Frequently Asked Questions :: Making Illustration Your Full Time Job


{Recent illustration work in progress}

I have decided to start a new category on my blog called Frequently Asked Questions. I get emails + tweets pretty often with questions, and many of the questions people ask me fall into specific categories. So I’ve decided to address some of them here once a week or once every two weeks. I’ll take one question at a time. If you want to read all the questions + answers as they accumulate, you can jump to the Frequently Asked Questions category here.

{Disclaimer: the answers I offer are based on MY experience. When I am speaking about art and illustration, I am not speaking for all artists and illustrators, just myself.}

Today’s FAQ: I really want to make my illustration work a full time job, but I have no idea how to get there. What do I do?

My answer:

There is no one clear path to making illustration your full time work! Here are some suggestions for getting your work out there:

1) Build your portfolio with work that you are proud of and work you’d like to do for potential clients. In the first few years of my illustration career I had very little work. So I spent most of my free time outside my job (I was still working part time when I started as an illustrator) making art that I thought would appeal to potential clients. Soon enough, this work led to jobs. And then jobs led to more jobs. Don’t wait for work to come to you.

2) Use social media to tell the world about what you do. Start a Facebook fan page, a Twitter account and a personal blog. Post pictures of your work and link to them every single day. Tell people your story. Show your humanity. Build a base of people who like what you do and are likely to share it with others. Many of the first jobs I got were from connections I made through the internet. This is still how I get most of my work today!

3) Build/design a beautiful, clean website that highlights your best work. If you can’t do that yourself, pay someone to do it. This is such an important investment. Many art directors will judge you based on your website (or whether you even have one), not necessarily the quality of your work.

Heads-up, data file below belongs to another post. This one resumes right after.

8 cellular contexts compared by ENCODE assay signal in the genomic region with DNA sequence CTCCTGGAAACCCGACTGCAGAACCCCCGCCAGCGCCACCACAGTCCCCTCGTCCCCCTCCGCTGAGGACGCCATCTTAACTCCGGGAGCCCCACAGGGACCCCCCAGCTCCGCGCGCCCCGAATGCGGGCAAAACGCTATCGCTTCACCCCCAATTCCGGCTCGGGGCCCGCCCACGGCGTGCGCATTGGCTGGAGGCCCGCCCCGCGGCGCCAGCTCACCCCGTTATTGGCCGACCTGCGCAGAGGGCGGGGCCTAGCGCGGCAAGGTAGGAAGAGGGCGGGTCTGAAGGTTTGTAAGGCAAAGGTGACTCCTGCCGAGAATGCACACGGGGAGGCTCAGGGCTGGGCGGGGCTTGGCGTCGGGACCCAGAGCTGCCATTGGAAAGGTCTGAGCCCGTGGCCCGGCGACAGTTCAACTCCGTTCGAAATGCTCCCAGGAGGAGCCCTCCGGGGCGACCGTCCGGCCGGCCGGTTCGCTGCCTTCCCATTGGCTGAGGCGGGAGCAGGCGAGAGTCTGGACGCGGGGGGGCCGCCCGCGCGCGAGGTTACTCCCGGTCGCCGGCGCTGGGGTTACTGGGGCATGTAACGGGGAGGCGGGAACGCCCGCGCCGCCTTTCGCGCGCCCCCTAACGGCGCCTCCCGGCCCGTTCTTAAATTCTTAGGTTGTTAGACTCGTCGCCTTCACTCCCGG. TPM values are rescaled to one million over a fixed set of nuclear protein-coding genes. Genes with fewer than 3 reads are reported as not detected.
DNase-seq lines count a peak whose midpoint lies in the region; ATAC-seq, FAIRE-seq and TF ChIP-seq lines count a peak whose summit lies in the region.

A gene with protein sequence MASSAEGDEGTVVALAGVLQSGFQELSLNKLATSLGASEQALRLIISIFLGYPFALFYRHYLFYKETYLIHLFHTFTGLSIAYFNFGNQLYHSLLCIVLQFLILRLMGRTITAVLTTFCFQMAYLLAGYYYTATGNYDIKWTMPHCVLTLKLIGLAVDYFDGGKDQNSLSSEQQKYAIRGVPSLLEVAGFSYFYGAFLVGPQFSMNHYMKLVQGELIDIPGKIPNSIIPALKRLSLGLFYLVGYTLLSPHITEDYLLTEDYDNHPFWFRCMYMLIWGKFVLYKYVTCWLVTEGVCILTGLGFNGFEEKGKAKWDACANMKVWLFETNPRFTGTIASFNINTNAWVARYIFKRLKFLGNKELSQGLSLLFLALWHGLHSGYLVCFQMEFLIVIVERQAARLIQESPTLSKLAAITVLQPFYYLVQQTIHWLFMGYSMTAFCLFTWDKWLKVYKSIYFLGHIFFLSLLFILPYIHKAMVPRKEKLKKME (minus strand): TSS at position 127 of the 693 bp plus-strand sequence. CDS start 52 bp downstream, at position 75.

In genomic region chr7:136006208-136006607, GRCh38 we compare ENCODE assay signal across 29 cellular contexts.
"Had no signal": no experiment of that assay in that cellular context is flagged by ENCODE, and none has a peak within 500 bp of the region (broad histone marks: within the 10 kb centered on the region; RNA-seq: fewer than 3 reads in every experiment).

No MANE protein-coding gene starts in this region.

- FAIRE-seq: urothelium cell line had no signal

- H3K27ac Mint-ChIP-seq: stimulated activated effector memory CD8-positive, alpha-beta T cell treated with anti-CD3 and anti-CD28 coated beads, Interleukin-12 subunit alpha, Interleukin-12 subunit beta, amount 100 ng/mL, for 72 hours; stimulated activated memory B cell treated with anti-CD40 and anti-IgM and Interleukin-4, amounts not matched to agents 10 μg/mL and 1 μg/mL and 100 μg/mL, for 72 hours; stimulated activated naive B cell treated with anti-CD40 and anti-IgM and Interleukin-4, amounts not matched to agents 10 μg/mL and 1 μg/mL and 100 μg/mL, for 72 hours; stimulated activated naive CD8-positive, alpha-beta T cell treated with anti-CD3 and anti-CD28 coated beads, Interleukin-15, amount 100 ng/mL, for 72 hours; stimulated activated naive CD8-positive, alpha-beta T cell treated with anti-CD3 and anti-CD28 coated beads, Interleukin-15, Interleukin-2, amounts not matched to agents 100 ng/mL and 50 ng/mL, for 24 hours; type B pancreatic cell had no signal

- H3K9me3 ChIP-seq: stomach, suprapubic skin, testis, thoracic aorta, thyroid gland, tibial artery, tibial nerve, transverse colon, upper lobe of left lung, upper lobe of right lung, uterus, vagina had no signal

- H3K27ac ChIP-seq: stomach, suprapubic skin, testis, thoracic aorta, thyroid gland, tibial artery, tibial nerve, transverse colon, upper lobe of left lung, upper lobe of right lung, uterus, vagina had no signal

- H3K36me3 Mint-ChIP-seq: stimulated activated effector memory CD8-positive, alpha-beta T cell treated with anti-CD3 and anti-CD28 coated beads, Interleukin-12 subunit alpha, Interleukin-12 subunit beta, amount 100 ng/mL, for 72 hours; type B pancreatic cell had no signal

4) Show up + network. Go to design, art and illustration conferences and talks. Get over your shyness and interact with people in the business. Support other artists and illustrators. Make friends. Be a nerd.

5) Write down a list of your dream clients or projects. Figure out ways to make connections with those clients. Tweet at them, like them on Facebook, find someone who knows someone who works for them. Take risks.

6) Sign with an illustration agent. This is not for everyone, but working with an agency can be a fantastic way to get new work + manage complex contracts. I work with Lilla Rogers Studio. Much of my work comes through them (clients find me through them). They also handle all my contracts (I don’t ever have to deal with money or weird difficult conversations with clients). They promote my work and provide enormous support.

7) Consider licensing your work. Get a booth at a show like Surtex. Contact companies that license artwork. But always make sure these are companies with whom you will be proud to have your work associated.

8) Work your butt off. Being a full time freelancer requires enormous sacrifice. No one is hustling work for you. You need to do that yourself. Sometimes that means giving up parts of your social life in order to prioritize and promote your work. Sometimes that means spending your extra money on a new website instead of clothes or dinners at your favorite restaurants.

9) Be as original as you are able. Develop your own style or set of styles. Be your own person. Art directors are looking for fresh work that is new and exciting. They want your unique perspective on the world. Show them what that is.

10) Be patient + positive. Making illustration your full time career takes time and enormous amount of hard work. Very few people get there right out of school or overnight. Stay positive about your own work + path and support others in theirs.